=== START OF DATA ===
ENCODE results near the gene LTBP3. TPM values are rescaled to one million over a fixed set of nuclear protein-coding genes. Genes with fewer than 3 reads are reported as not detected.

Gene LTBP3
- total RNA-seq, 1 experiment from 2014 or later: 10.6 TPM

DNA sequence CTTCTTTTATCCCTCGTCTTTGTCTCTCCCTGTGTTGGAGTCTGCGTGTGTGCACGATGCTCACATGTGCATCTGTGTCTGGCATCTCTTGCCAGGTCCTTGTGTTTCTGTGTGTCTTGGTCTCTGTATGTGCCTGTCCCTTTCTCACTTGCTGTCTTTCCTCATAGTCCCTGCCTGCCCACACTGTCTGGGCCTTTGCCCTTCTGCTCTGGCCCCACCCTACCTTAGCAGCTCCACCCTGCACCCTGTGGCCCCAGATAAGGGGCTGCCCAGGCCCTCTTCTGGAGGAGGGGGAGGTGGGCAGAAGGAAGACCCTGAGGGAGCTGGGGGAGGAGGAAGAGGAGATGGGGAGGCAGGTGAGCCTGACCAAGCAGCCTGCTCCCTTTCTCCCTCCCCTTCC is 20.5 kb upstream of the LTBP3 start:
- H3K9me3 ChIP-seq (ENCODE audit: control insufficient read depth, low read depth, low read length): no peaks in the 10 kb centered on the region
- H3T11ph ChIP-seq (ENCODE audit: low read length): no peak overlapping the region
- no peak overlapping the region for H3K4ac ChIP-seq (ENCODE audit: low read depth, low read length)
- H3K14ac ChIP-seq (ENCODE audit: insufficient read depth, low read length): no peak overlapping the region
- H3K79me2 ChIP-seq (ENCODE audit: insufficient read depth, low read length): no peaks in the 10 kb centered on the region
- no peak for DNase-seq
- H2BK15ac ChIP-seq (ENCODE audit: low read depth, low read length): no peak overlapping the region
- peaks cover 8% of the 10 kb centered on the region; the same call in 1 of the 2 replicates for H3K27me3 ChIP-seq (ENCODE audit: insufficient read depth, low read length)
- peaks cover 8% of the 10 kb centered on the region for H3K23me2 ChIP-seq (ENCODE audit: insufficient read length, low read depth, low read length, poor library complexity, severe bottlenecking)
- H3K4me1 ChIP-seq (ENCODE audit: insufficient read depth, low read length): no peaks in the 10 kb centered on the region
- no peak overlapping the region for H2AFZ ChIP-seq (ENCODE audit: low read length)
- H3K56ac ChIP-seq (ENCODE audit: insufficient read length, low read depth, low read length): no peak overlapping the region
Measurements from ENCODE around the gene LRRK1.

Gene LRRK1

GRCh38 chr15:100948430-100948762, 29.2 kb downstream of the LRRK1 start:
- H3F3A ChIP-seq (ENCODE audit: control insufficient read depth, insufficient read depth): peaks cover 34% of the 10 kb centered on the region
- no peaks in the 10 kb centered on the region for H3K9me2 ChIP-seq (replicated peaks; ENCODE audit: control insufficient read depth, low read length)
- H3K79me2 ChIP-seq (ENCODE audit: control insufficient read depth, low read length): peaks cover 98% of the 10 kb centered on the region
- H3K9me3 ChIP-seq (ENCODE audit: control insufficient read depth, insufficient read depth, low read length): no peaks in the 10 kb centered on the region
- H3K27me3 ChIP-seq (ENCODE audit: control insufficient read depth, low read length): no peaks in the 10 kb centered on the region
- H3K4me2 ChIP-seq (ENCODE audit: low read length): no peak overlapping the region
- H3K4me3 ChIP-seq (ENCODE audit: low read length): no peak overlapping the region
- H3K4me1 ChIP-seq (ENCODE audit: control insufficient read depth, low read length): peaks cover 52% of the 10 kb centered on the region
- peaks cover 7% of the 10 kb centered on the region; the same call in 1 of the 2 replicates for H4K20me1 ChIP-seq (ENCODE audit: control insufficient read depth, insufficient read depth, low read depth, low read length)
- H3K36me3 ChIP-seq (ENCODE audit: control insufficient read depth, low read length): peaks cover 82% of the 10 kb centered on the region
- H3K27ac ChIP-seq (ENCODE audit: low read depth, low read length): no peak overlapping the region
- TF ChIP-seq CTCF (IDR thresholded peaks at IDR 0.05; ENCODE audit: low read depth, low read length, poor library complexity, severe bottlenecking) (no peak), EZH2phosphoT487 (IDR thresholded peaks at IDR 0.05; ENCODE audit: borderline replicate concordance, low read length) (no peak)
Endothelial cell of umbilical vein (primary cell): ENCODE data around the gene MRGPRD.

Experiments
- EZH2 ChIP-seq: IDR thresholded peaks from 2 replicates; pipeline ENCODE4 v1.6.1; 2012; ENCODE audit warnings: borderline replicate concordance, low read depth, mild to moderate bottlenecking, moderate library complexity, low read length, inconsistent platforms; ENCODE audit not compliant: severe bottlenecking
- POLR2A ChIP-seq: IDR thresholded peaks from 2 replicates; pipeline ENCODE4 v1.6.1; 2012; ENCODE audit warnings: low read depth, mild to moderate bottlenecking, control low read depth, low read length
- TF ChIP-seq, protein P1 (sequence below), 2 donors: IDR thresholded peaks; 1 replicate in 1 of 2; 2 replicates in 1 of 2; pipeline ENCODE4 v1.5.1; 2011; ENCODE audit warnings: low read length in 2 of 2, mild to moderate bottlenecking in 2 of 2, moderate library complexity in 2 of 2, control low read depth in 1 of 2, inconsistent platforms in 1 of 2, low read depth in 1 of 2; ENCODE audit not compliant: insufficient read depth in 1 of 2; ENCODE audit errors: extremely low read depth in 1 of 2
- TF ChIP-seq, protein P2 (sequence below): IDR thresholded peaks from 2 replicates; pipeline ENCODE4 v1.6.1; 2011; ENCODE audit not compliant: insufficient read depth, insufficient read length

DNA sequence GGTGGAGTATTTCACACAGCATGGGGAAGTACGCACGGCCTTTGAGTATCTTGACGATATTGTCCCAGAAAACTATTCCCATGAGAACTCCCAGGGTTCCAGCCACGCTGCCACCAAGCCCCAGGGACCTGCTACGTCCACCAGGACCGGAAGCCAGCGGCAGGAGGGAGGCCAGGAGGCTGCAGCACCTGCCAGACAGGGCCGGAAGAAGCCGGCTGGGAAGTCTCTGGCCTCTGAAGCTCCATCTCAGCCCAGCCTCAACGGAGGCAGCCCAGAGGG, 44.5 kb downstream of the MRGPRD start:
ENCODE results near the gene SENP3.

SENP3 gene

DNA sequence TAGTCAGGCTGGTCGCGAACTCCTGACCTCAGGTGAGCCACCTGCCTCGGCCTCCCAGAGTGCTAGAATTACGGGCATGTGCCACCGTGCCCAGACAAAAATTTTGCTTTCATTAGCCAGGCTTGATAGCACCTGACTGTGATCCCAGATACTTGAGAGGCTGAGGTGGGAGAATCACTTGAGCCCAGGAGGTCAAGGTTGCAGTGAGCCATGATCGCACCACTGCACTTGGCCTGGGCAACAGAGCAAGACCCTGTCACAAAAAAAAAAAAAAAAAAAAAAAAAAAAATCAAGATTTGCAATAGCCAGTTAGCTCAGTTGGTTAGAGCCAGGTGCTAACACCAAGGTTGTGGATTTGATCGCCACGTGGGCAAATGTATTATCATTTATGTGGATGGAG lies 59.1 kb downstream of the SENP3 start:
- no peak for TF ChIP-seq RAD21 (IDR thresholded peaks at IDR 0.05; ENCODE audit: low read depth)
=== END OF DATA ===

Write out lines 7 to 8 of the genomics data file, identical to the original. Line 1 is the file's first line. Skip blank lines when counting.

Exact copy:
- no peak overlapping the region for H3K4ac ChIP-seq (ENCODE audit: low read depth, low read length)
- H3K14ac ChIP-seq (ENCODE audit: insufficient read depth, low read length): no peak overlapping the region